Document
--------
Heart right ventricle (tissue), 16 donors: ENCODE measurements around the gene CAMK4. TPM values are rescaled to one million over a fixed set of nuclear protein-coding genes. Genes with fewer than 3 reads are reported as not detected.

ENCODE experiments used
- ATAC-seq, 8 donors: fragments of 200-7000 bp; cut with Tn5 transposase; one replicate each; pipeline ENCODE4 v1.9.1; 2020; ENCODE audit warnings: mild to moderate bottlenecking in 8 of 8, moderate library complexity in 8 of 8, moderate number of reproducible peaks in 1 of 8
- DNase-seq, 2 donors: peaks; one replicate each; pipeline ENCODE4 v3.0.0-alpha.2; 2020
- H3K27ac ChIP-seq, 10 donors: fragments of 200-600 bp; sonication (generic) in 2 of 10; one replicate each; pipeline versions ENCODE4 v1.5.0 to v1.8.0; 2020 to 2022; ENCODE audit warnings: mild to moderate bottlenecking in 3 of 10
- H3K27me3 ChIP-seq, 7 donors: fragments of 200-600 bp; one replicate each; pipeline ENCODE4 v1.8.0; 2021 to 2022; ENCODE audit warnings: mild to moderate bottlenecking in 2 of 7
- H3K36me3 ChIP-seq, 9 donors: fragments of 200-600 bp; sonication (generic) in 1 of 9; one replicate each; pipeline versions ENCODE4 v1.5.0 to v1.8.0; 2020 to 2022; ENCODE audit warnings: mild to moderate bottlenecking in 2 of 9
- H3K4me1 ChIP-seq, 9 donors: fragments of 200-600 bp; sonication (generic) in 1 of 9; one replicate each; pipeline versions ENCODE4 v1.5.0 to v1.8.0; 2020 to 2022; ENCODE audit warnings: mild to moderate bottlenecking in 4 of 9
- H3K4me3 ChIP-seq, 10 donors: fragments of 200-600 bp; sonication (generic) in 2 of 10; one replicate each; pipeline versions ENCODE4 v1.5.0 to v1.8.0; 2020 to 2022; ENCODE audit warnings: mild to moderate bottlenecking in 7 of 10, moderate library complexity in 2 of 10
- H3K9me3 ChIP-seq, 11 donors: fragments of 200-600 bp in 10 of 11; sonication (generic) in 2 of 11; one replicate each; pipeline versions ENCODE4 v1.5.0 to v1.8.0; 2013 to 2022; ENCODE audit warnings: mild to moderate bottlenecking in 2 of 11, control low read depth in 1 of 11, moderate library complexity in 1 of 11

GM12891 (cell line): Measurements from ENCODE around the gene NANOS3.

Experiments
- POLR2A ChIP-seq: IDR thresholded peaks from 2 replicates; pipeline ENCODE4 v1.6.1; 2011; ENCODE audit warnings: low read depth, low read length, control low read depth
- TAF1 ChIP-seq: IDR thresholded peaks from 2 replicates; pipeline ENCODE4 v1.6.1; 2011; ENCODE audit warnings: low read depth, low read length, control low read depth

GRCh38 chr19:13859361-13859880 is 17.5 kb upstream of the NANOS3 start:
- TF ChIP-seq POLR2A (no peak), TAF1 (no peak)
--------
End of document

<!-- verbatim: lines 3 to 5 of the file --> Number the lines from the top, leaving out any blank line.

- ATAC-seq, 8 donors: fragments of 200-7000 bp; cut with Tn5 transposase; one replicate each; pipeline ENCODE4 v1.9.1; 2020; ENCODE audit warnings: mild to moderate bottlenecking in 8 of 8, moderate library complexity in 8 of 8, moderate number of reproducible peaks in 1 of 8
- DNase-seq, 2 donors: peaks; one replicate each; pipeline ENCODE4 v3.0.0-alpha.2; 2020
- H3K27ac ChIP-seq, 10 donors: fragments of 200-600 bp; sonication (generic) in 2 of 10; one replicate each; pipeline versions ENCODE4 v1.5.0 to v1.8.0; 2020 to 2022; ENCODE audit warnings: mild to moderate bottlenecking in 3 of 10